While I know that many of us have negative feelings about our diabetes, there's the complications, side effects of medication, etc., I try my very best to stay positive (in all aspects of life, but especially when it comes to my T1D) even when I am absolutely fed up with the constant monitoring, testing, injecting, etc.. My experience with the disease has been anything but easy, so please do not think I am being glib...
You may think I am nuts, but sometimes I am thankful for it - I like to think that we do not get handed anything in life we cannot handle - because it has taught me a lot. Diabetes has shown me things about myself I may never have discovered, it has shown me a lot about other people, and it has given me an appreciation for life that I think MOST people (Ds and nonDs alike) ignore. My husband sometimes jokes that if I can "go" (I like the fullest plate I can handle - not of food, but of life!) like I go and have diabetes, he fears what I would do absent of diabetes ;)
So I ask, am I alone? Or, is there something positive you can say about the diabetes in your life (whether your own or someone you care about)? Has it taught you something you do not think you would have learned without being diabetic?
I have seen a few posts like this on this site, and I always think the same thing... "how in the world can one be thankful for T1D??". I am (usually) not one to feel bad for myself. I know that it could be so much worse. But I can only think that my life would have been better if I haven't had to spend a large portion of it pricking my fingers, giving myself numbers, worrying about what I'm eating, etc. etc.
My mom told me that T1D made me a stronger person. Perhaps that is true, but I guess we will never really know for sure since I can't compare with a non-diabetic version of myself. I think that perhaps it has made me more laid back. I rarely let things bother me too much, and maybe that is because I have had to deal with all of the trials of D since I was a child.
Mostly I am just thankful that I have been lucky and it is not worse. I have a relatively normal life - I have a job, a husband, I'm going to grad school... Maybe D has helped me achieve these things. Maybe not. But I always have a hard time being thankful for D.
I understand struggling to be thankful for T1D - when I (personally) say I am thankful for it I mean it has brought something to my life and that I was able to take something from that...the something I try to take is always positive (learning from a negative/bad experience is still a positive/good thing)...I am also thankful for the 'filter' it provides (not that I employ it to do so, it just sort of does that all on its own), some people (my entire family) cannot handle being around a PWD...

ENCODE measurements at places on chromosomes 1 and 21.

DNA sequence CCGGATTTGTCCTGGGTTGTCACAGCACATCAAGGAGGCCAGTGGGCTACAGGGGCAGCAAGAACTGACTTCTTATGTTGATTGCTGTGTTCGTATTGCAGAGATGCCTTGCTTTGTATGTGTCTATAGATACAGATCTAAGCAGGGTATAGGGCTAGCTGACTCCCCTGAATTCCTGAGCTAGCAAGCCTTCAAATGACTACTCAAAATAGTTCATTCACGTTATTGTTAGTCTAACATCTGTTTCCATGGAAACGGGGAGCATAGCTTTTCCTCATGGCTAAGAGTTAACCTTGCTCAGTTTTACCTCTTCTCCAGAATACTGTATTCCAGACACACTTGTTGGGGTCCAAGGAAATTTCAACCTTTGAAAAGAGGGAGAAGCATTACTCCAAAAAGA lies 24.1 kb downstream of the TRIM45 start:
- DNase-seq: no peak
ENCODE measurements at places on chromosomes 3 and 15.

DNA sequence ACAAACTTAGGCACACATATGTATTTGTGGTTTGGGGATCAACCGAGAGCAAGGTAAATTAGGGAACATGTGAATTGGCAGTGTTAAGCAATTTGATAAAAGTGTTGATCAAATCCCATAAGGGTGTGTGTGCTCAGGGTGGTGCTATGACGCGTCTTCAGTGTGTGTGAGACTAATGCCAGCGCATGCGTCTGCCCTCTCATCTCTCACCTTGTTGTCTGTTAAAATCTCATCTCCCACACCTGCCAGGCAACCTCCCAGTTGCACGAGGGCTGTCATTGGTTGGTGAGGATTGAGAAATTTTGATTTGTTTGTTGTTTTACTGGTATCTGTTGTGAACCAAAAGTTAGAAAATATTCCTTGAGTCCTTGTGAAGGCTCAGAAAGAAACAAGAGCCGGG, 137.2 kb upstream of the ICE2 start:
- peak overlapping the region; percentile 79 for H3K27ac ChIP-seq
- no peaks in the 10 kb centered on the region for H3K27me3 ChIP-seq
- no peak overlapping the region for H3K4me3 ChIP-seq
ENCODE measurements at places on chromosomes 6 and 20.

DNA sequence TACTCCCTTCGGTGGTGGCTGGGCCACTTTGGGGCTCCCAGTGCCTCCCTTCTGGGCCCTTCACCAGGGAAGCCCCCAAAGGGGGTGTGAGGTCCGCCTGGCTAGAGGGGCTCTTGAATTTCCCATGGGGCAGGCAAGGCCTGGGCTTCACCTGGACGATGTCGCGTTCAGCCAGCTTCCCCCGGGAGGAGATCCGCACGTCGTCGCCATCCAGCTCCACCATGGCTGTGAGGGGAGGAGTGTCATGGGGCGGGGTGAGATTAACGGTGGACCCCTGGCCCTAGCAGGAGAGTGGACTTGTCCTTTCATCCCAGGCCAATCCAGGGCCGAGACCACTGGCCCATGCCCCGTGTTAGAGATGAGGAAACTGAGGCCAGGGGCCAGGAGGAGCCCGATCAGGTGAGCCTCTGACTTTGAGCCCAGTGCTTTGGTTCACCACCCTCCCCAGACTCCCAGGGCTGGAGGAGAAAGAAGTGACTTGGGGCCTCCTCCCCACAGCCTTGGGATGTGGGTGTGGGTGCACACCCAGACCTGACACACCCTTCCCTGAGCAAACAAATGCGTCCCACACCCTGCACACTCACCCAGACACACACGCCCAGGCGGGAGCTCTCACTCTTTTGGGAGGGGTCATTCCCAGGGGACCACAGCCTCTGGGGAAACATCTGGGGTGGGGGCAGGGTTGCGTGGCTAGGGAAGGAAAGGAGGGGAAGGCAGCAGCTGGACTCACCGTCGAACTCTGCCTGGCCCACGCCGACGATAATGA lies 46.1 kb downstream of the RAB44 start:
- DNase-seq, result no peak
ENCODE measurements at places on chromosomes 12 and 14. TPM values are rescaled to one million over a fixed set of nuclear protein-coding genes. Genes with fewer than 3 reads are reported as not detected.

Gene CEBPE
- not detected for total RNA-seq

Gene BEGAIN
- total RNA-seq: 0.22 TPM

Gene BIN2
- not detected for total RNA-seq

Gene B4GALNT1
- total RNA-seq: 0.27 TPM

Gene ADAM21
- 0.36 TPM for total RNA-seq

For me life is all about perspective - at 19 I went DKA, had a heart attack and flat lined for over 7 minutes...that led to a coma, the doctors prepared my family (the little that was around and now there is none) for me not to wake up and if I did, they were to make preparations to have me looked after...but I did wake up, I suffered extensive memory loss, but I am here; I would rather have D and wake up on the 'right' side of the dirt...
At least you have found something positive/to be thankful for - D or no D, you are blessed with a family and the opportunity to go out and life a relatively normal life :)
>> and wake up on the 'right' side of the dirt...
Awesome. Stealing that.
Totally steal it - it is something my grandmother used to say (she passed last fall at 94 after suffering heart failure for years) and it would make her pleased as punch to have it used :D
Thankful for D? No way. I think it would be a rare person or situation to be thankful for a condition like this. Maybe even a little warped. But, the challenges we face can bring positive results to our lives. Like any challenge can and, for the most part, does. Sometimes you have to look for the positive to realize it is there. Sometimes it just sneaks up on you. When we refuse to aknowledge it we can be caught in the darkness of our problem. The same is true for our family and friends. To be abandoned by them is a sad and shameful commentary on their existence.
I do not think I am warped and take a bit of offense to that - I am thankful because for me the alternative to being diagnosed w/D was death.
Sorry Bec. Not what I meant. Just that D itself, the disease, is not a thing most people would be thankful for. And, most definately, I am not saying you are warped. Although it is something I have been called many times.
Touched is what I normally get ;)
Didn't mean to be "titchy" - just got bummed out by the sudden influx of negativity in my posivite space...LOL
No problem, comes with the territory. We all cope differently. I hate this disease and how I have to plan everything I do around how it will affect my BG. I am saddened by the complications and how they restrict my activities. But, dwelling on these will only make me bitter and contribute NOTHING to the betterment of my life. I do not see a positive outlook as Pollyanna, but as pragmatic.
Nothing wrong w/being pragmatic - and it totally sucks sometimes...like this morning, every Friday my lil' guy and I venture to the pool, but not today bc I couldn't keep my BGs above 4. Anyways, we stayed home and built a fort instead!
Bec, some of my best childhood memories are of the forts that we used to build! Love building memories with little ones. :)
the added awareness of health issues is certainly a prime reason. When you have to be on top your gave all the time, everyday, you learn something valuable.